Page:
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Record: 1  220 221 222 223 224 225 226 227 228 229 230 231 of 26402
Identification:

Preferred Structure Name:
Chain Bridge Spillway #2
Structure Number:
003.86
Other Structure Name(s):
 
Other Structure Name(s)
1. 
Chain Bridge Spillway No. 2 (NR: #4-24)
2. 
"Chain Bridge Spillway #2 & Footbridge" (old LCS)
Park:
Chesapeake and Ohio Canal National Historical Park
Park District:
CHOH Palisades District
Historic District:
 
Historic District
1. 
Chesapeake & Ohio Canal Historic District
Structure State:
District of Columbia
Structure County:
Washington
Region:
National Capital
Administrative Unit:
Chesapeake and Ohio Canal National Historical Park
LCS ID:
012682
 
Historical Significance:

National Register Status:
Entered - Documented
National Register Date:
08/09/1979
National Historic Landmark?:
No
Significance Level:
Contributing
Short Significance Description:
C&O Canal is a flat water canal, chartered in 1825. Construction began in 1828. Chain Bridge Spillway #2 contributes to the National Register under Criteria A & C for its architecture, engineering, commerce, transportation, conservation & military history, period of significance (1828–1924).
Long Significance Description:

The C&O Canal is a flat water canal, chartered in 1825. Construction began in 1828 and by 1850 the canal was opened to its terminus at Cumberland, Maryland. The canal ceased operations in 1924 due to flood damage and the buying out of the company by the Baltimore & Ohio Railroad. In 1938, the B&O Railroad sold the canal property to the US government for $2 million dollars. The entire 184.5 miles of the canal was recognized as a National Historic Monument in 1961, and then in 1971 became known as the Chesapeake & Ohio Canal National Historical Park. Under the 1966 National Historic Preservation Act, the Canal was added to the National Register of Historic Places, having historical significance merits under architecture, engineering, commerce, transportation, military history and conservation. A confirmation National Register was approved by the Keeper for the CHOH on August 9, 1979.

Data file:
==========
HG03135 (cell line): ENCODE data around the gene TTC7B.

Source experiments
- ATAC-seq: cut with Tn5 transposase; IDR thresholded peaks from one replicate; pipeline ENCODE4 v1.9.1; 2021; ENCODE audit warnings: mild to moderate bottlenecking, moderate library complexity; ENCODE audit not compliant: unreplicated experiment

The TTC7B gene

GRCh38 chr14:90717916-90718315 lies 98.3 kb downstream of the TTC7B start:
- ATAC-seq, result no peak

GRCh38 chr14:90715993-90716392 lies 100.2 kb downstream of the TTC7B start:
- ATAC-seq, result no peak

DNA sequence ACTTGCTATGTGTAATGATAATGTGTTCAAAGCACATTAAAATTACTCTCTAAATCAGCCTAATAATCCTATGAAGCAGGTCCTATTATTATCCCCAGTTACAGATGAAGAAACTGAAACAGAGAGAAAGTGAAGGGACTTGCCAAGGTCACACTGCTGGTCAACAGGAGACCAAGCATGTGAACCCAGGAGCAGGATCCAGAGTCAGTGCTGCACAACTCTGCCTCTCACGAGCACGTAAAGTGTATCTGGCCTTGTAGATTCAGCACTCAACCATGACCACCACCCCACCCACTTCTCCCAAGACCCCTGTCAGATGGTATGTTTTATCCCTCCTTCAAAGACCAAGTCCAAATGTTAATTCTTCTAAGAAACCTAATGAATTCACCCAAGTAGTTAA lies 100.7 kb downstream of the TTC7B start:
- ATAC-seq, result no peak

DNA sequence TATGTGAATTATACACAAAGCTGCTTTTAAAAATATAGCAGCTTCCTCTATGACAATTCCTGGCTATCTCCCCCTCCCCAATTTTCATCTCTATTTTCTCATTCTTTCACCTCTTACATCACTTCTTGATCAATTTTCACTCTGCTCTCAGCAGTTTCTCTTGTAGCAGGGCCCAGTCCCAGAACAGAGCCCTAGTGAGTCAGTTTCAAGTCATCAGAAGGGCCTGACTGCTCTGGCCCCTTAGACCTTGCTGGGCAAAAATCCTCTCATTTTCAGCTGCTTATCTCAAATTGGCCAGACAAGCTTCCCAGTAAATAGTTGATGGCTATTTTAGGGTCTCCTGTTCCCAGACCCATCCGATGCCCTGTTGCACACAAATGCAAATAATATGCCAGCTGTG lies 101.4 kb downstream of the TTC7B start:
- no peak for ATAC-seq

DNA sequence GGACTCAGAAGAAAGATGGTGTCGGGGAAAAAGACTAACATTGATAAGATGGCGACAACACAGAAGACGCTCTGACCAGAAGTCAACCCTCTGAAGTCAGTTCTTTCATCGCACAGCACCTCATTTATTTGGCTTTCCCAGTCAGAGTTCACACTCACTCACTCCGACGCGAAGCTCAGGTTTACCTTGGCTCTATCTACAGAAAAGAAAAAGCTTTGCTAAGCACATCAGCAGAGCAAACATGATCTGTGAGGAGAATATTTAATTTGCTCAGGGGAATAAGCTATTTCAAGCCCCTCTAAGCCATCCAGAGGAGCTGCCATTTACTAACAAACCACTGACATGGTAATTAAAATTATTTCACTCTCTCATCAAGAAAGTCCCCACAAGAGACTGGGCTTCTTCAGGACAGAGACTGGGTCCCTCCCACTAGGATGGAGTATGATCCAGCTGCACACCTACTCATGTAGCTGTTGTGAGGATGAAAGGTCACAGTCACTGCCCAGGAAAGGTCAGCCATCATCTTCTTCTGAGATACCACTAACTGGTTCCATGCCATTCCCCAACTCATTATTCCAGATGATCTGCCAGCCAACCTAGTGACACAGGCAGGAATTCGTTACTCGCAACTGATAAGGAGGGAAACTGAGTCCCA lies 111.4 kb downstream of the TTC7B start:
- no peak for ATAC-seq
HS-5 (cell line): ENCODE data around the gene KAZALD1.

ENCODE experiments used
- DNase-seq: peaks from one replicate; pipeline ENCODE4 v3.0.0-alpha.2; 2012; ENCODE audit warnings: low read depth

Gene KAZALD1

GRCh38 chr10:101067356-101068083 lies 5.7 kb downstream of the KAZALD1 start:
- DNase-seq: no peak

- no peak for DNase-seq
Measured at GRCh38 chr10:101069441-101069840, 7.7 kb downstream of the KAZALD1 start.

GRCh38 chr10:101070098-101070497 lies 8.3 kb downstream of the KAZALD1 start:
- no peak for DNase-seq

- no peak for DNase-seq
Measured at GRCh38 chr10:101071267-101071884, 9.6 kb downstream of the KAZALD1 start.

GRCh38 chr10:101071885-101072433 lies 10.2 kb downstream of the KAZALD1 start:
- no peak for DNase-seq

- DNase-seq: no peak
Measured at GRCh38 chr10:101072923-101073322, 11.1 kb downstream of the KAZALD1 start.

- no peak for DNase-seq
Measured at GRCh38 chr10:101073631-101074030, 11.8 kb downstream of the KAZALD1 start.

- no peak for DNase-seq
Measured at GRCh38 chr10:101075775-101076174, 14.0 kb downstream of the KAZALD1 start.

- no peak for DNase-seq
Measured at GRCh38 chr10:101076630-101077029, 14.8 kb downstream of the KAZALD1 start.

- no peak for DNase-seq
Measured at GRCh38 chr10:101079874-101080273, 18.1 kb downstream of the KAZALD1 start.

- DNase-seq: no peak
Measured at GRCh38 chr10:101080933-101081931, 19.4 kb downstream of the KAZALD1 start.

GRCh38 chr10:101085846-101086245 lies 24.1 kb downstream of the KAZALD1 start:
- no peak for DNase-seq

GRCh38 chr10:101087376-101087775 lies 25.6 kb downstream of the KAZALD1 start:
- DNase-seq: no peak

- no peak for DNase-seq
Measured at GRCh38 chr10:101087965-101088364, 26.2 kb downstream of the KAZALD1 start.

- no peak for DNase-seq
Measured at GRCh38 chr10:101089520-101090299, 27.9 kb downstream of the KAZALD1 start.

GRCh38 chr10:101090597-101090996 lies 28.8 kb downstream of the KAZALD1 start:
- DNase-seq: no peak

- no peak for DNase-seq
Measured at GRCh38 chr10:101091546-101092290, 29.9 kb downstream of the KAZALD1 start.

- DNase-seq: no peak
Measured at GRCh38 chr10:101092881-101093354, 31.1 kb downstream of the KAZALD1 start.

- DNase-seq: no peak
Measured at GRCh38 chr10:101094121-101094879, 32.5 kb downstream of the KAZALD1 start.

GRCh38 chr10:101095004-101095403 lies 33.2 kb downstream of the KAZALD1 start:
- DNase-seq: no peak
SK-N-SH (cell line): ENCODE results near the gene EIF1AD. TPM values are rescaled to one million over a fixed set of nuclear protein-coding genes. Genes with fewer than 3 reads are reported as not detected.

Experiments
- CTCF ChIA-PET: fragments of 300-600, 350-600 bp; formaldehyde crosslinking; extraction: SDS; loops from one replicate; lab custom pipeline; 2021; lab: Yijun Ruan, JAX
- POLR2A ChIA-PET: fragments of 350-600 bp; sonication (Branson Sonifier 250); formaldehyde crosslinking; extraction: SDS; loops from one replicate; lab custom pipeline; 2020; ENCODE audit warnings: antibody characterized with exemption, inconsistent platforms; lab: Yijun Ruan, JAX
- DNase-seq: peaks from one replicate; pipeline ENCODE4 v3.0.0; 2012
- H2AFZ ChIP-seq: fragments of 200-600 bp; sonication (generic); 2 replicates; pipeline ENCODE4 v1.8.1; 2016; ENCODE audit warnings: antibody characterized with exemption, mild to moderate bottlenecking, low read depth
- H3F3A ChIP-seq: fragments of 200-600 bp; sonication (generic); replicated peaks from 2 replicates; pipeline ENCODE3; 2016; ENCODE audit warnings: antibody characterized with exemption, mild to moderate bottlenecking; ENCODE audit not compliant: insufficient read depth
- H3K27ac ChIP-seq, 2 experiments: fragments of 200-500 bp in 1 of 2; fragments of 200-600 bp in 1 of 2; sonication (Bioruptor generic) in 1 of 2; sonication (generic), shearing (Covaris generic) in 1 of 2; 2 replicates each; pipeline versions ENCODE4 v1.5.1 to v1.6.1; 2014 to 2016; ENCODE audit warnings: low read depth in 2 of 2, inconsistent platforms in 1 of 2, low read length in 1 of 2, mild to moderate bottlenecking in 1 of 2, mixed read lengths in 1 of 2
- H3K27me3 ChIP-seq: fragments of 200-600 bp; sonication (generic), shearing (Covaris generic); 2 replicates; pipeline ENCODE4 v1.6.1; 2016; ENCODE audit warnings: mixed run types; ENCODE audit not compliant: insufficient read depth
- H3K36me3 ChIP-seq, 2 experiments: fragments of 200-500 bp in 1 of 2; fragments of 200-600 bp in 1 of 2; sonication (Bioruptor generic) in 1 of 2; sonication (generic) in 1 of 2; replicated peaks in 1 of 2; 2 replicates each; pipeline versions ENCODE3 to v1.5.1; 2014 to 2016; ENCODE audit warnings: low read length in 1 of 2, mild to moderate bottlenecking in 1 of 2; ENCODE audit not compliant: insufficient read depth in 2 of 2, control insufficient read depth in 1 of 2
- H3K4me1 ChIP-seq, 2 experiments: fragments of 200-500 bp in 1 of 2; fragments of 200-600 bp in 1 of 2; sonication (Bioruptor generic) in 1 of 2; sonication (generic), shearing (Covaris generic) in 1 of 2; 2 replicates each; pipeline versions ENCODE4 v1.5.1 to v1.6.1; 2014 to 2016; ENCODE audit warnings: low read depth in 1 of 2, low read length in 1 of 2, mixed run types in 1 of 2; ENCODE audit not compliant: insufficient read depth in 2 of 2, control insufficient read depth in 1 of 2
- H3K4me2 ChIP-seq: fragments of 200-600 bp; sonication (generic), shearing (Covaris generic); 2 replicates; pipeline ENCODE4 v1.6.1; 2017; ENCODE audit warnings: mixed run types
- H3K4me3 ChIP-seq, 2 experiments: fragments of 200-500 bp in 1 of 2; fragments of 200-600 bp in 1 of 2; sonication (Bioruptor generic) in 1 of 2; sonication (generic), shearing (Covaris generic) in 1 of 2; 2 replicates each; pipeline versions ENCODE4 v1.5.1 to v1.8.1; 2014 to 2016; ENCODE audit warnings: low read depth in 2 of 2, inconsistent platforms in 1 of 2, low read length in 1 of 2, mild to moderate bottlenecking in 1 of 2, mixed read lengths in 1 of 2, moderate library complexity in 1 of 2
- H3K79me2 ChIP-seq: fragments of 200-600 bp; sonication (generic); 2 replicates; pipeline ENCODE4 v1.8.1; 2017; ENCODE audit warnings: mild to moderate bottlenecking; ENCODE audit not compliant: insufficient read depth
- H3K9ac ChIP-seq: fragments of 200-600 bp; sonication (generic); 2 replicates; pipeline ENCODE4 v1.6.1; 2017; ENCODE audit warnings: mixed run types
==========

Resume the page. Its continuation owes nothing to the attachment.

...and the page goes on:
The purpose of the C&O Canal was to bring freight and produce from Cumberland, Maryland, to Georgetown. The canal is an excellent example of 19th c. canal building technology. The magnitude of the engineering achievement is exemplified by the 184.5 mile length of the canal, which includes 74 lift locks rising 605 feet. 11 stone aqueducts were constructed to carry the canal prism over large Potomac River tributaries and 241 historic culverts were built to carry smaller streams and roads under the canal. 7 supporting dams were also constructed. Among the noteworthy engineered works on the canal is the Paw Paw Tunnel, which was drilled through 3, 117 feet of bedrock.
 
Construction Period:

Construction Period:
Historic
Chronology:
 
Physical Event
Begin Year
Begin Year CE/BCE
End Year
End Year CE/BCE
Designer
Designer Occupation
1. 
Built
1830
CE
1830
CE

Engineer
2. 
Altered
1936
CE
1936
CE

Other
3. 
Reconstructed
1973
CE
1973
CE

Other
4. 
Altered
1980
CE
1980
CE

Other
 
Function and Use:

Primary Historic Function:
Water-Related
Primary Current Use:
Water-Related
Structure Contains Museum Collections?:
No
Other Functions or Uses:
 
Other Function(s) or Use(s)
Historic or Current
1. 
Pedestrian-Related
Current
 
Physical Description:

Structure Type:
Bridge
Volume:
1 - 2,000 cubic feet
Square Feet:
4248
Material(s):
 
Structural Component(s)
Material(s)
1. 
Superstructure
Concrete
2. 
Substructure
Stone
3. 
Superstructure
Stone
4. 
Superstructure
Wood
Short Physical Description:
See Long Physical Description.
Long Physical Description:
The Chain Bridge Spillway was 354' in length, the longest on the canal. Built circa 1830, the towpath bank here was depressed 2 feet to the water level of the canal prism. This allowed excess water to drain over the towpath and into the river. A narrow wooden bridge allowed the the mule tender to walk across dry shod across the spillway. The spillway was originally constructed of stone, but was given a 1936 concrete overlay in 1936 to repair flood damage and then reconstructed in 1973. A non-historic bridge now carries pedestrian visitors over the spillway. Underneath this bridge remains of the original stone can be seen.